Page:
Feminism to Return to British Schools

Britain's Education Secretary Nicky Morgan speaks at the Conservative Party Conference in Manchester, England, October 6, 2015. Her department has reinstated feminism into a proposed curriculum. Reuters/Suzanne Plunkett

British schoolchildren will have the opportunity to study feminism at advanced level despite suggestions it would be excluded, the U.K. government has confirmed.

A new draft curriculum for the politics A-level, a qualification British pupils can take at 18, had not originally included feminism as a standalone topic. Teenagers were to learn about three core political ideologies: liberalism, socialism and conservatism.

But in a debate in parliament on Monday, Schools Minister Nick Gibb said: "We recognize that the work of female political thinkers was not given due weight in the draft content and the final content will set out clearly those female political thinkers whose work should be studied," The Times reports. Under revised proposals, students will reportedly be required to learn about the women's rights movement.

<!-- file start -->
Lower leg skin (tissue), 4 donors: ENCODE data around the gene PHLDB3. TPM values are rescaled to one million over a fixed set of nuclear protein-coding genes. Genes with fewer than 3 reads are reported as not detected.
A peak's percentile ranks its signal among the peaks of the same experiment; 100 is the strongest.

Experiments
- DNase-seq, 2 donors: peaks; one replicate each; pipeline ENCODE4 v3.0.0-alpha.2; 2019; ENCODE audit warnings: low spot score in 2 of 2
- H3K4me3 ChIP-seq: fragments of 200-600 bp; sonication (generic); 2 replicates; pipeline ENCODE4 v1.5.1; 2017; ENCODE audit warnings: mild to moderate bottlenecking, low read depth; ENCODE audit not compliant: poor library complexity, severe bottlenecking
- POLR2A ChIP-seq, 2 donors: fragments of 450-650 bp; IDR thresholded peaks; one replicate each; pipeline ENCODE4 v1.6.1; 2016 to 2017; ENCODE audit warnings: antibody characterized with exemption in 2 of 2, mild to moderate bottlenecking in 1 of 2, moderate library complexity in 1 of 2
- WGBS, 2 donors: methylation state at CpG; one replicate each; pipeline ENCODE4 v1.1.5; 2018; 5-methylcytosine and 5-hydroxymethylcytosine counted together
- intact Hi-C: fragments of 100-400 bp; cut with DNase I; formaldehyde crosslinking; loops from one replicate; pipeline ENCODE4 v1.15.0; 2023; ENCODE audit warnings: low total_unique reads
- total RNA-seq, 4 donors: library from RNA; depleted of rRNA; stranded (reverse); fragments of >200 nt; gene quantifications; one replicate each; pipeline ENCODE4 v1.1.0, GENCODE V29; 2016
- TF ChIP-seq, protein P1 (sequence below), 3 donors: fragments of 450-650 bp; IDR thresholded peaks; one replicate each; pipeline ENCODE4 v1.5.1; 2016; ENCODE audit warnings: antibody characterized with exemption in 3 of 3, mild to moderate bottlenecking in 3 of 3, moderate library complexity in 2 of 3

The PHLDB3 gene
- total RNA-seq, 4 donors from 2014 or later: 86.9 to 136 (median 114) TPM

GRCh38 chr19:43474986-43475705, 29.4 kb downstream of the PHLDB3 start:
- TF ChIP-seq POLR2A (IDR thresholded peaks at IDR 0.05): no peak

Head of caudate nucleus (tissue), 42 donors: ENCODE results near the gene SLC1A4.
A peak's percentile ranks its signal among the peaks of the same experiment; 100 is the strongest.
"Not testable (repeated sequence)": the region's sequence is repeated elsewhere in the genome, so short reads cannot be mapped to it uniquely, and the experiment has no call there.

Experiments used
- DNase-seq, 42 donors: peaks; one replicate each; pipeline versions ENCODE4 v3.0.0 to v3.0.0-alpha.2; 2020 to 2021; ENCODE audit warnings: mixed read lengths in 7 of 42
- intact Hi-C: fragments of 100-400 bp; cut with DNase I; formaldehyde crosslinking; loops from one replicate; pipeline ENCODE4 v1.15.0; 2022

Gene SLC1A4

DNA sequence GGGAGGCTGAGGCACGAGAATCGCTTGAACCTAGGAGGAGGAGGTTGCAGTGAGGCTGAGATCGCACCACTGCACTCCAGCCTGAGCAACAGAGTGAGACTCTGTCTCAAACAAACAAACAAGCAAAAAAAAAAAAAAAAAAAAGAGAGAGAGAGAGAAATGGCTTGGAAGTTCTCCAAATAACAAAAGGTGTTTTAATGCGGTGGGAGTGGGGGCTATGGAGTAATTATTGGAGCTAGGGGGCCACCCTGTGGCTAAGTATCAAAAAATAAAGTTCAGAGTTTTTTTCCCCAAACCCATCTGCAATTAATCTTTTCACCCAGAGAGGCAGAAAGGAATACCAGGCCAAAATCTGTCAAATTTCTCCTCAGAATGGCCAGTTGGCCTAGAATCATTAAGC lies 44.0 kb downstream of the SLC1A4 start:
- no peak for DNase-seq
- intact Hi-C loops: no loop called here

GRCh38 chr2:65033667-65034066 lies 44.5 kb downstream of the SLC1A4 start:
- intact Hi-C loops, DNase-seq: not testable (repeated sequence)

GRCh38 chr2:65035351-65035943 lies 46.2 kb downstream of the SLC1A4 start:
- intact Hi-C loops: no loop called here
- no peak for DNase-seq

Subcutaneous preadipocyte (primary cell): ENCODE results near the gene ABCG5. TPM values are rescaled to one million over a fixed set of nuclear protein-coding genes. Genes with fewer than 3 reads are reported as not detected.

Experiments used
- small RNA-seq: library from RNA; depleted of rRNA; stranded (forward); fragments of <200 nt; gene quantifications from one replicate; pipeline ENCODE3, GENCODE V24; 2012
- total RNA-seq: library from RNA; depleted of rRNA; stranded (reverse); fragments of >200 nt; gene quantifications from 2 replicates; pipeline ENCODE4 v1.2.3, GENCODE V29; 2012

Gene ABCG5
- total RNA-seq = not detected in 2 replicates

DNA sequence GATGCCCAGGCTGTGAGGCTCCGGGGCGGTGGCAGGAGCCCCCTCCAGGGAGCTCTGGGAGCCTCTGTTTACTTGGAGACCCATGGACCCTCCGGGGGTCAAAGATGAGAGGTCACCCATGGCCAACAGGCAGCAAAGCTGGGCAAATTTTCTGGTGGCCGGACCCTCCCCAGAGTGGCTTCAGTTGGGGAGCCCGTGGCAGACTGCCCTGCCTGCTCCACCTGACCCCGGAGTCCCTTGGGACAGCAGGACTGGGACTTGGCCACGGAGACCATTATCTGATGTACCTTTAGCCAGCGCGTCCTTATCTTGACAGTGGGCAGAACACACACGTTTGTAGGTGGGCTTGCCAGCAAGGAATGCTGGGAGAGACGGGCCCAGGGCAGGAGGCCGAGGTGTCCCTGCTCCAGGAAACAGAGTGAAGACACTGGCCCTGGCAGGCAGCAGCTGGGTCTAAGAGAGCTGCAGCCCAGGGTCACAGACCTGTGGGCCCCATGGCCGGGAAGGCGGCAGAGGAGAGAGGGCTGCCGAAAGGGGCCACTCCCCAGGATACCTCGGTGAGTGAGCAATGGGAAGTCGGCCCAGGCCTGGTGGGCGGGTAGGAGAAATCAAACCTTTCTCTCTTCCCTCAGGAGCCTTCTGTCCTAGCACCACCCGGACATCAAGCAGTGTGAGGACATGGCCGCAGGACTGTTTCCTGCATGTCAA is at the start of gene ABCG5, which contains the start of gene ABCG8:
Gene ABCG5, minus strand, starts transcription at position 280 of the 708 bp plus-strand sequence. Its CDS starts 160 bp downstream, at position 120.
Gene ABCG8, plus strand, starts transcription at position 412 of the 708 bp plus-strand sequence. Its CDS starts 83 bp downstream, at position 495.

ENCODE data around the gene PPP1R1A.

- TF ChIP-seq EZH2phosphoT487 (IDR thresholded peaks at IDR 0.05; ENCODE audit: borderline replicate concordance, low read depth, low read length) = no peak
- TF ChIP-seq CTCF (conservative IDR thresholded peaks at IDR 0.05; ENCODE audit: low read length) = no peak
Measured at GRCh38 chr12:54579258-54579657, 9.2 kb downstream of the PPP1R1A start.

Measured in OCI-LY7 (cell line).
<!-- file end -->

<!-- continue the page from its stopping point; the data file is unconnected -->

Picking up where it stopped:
Gibb said the government had taken account of the "strength of feeling" in responses to a consultation it held on the issue.

British student June Eric-Udorie launched a petition to reinstate the topic last year, which gathered about 50,000 signatures. " The problem with erasing and writing women out of history is that we only ge t half the story ," Eric-Udorie wrote on the petition's change.org page.

A government source told The Independent: "Female thinkers have played a key role in shaping political theory, not just in the UK but across the world. It's obviously right that students should have an opportunity to study their work." Female thinkers suggested for study under the new proposals will include Hannah Arendt, Simone de Beauvoir and Ayn Rand, the paper reports.